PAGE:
Welcome Author Judi Phillips Today

Hi and welcome to my blog, Judi Phillips. Please make yourself at home and grab a drink from my hunky cabana boys, Zeke and Jake.  So tell us a little about yourself.

Q: What genre do you write and for what publisher(s)?

Well, I write them all <grin>.  I have a sensuous paranormal, Ghost of a Chance, published with Wild Rose Press.  I have a sweet romance, Night of Turmoil, which will be published with Whispers Publishing.  And I have several eroticas written by Pepper Goodrich and published with Whispers.


Q: Tell us about your latest/upcoming release. What inspired it?

So, this story really started back in December.  I was visiting No. 1 son and his family in Morocco and shortly before I returned home, we began to hear about protests in Tunisia.  This was of particular interest to us since my DIL is Tunisian.

Back home, I watched lots of CNN-I (because the US news wasn’t covering the protests back then).  The next thing that happened was my publisher, Whispers Publishing, put out a Call for Submission to celebrate some of the less popular holidays.  One of them was International Peace Day and they were asking for very short stories set in a place in the world experiencing conflict.  I really wanted to write about that but hesitated, never having been involved in protests.

Most Fridays, my son calls.  The next time he called, I mentioned wanting to set a story in Tunisia during the protests but said I couldn’t.  I didn’t know about protests and I was back working on the sequel to Ghost of a Chance, Frank O’Malley and Aerial Bonne’s story and didn’t want to abandon Frank.  The next week when he called, he asked me when I was going to write the Tunisian story.  I repeated the list of excuses and he said he could certainly help with the setting and proceeded to brainstorm the basics of the story—I never would have guessed one of my kids would become a brainstorming partner.  He assured me I wouldn’t be abandoning Frank because it was his niece, Chelsea (he picked the name) O’Malley who had come to Tunis to teach adults English as a second language and Malik would be a student of hers, presenting the conflict since ESL teachers can’t have personal relationships with their students.  And that it how it started.  I wrote the story in three months.  It just poured out.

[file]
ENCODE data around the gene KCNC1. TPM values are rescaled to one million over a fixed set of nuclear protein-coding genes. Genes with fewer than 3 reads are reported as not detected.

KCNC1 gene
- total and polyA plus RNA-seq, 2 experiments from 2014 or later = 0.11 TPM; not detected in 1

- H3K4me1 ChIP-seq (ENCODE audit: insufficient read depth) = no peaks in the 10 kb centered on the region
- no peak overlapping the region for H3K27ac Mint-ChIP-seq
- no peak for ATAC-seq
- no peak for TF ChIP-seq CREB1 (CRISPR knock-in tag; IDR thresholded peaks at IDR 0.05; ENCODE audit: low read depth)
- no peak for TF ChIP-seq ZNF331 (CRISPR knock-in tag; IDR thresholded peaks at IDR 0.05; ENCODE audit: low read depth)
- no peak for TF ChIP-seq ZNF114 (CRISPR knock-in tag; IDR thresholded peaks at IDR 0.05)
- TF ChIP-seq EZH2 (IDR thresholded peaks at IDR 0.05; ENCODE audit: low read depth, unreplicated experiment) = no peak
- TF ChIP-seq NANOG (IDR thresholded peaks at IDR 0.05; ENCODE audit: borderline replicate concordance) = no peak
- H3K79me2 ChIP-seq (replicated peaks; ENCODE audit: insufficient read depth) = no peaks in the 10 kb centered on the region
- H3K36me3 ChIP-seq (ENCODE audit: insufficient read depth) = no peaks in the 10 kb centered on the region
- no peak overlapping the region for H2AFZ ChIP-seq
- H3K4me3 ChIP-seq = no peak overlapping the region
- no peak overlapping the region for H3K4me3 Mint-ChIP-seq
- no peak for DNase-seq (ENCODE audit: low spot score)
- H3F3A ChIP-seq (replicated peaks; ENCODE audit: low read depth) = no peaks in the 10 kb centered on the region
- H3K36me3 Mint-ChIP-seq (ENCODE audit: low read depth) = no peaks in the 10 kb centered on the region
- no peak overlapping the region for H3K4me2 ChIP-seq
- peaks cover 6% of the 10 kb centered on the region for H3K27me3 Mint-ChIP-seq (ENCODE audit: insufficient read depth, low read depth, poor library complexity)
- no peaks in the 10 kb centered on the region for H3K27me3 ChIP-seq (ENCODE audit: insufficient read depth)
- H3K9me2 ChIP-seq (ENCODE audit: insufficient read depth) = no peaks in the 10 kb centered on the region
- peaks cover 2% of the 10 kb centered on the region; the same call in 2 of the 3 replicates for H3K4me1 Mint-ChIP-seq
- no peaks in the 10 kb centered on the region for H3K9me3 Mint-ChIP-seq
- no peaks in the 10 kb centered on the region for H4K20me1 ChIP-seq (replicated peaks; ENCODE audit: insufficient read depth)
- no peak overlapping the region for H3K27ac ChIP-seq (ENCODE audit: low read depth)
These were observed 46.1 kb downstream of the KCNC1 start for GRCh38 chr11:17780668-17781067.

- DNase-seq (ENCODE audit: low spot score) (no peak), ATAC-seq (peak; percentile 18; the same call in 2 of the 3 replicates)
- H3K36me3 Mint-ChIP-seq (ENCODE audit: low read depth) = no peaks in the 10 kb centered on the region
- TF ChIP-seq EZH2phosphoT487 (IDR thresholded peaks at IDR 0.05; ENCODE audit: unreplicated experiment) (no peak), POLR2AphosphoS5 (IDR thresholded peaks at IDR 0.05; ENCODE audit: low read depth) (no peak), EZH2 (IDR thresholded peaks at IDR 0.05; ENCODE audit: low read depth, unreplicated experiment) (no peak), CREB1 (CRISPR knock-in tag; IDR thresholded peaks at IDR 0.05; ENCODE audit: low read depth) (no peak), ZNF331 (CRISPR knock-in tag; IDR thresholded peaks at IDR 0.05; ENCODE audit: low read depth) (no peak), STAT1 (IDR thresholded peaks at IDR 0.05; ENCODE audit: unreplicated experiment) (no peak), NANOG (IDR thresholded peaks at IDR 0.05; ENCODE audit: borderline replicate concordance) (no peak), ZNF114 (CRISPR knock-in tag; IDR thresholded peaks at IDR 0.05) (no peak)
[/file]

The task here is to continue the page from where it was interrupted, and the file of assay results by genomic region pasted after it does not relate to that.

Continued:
Night of Turmoil will be released on September 21.


Q: What do you do when the muse decides to take a holiday or become really difficult? How do you try to coax them back to the drawing board?

I feed her lots of espresso and chocolate, sit down at the keyboard and she arrives.

Q: What comes first for you: Setting? Storyline? Characters?

Most of the time it’s setting that comes first—Night of Turmoil for instance.  Then I figure out what characters fit there and what their story is.  I have a time travel that I have the rights back to and am presently revising that’s set in northern Minnesota.  I wanted to write a story about a haunted house—Ghost of a Chance.  And Merrie’s Christmas by Pepper Goodrich is set in Jamaica (I seriously considered doing a research trip, but didn’t have time before the book needed to be submitted).  And The Love Genie stories are set in a sexual fantasy motel in the foothills of the White Mountains.  So, yes, setting comes first.